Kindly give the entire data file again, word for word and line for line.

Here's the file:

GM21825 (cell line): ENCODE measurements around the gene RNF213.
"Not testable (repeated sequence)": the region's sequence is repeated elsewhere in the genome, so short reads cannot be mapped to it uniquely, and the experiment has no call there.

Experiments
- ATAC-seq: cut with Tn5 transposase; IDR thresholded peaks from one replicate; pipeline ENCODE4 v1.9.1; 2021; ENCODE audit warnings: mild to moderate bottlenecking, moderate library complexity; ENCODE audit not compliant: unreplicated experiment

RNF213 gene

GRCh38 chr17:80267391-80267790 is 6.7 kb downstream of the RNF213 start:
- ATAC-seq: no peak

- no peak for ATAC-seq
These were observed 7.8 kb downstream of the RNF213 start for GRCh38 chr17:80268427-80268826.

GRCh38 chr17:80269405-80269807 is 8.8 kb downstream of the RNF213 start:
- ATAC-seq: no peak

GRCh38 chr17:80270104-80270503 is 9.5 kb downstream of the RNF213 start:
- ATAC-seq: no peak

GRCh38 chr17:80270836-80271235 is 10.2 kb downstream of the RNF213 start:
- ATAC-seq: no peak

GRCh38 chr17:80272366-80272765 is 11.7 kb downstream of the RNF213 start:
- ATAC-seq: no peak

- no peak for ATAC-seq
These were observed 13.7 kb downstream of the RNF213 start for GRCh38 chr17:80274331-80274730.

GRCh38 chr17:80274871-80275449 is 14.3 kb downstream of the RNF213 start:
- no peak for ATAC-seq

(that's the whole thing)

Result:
GM21825 (cell line): ENCODE measurements around the gene RNF213.
"Not testable (repeated sequence)": the region's sequence is repeated elsewhere in the genome, so short reads cannot be mapped to it uniquely, and the experiment has no call there.

Experiments
- ATAC-seq: cut with Tn5 transposase; IDR thresholded peaks from one replicate; pipeline ENCODE4 v1.9.1; 2021; ENCODE audit warnings: mild to moderate bottlenecking, moderate library complexity; ENCODE audit not compliant: unreplicated experiment

RNF213 gene

GRCh38 chr17:80267391-80267790 is 6.7 kb downstream of the RNF213 start:
- ATAC-seq: no peak

- no peak for ATAC-seq
These were observed 7.8 kb downstream of the RNF213 start for GRCh38 chr17:80268427-80268826.

GRCh38 chr17:80269405-80269807 is 8.8 kb downstream of the RNF213 start:
- ATAC-seq: no peak

GRCh38 chr17:80270104-80270503 is 9.5 kb downstream of the RNF213 start:
- ATAC-seq: no peak

GRCh38 chr17:80270836-80271235 is 10.2 kb downstream of the RNF213 start:
- ATAC-seq: no peak

GRCh38 chr17:80272366-80272765 is 11.7 kb downstream of the RNF213 start:
- ATAC-seq: no peak

- no peak for ATAC-seq
These were observed 13.7 kb downstream of the RNF213 start for GRCh38 chr17:80274331-80274730.

GRCh38 chr17:80274871-80275449 is 14.3 kb downstream of the RNF213 start:
- no peak for ATAC-seq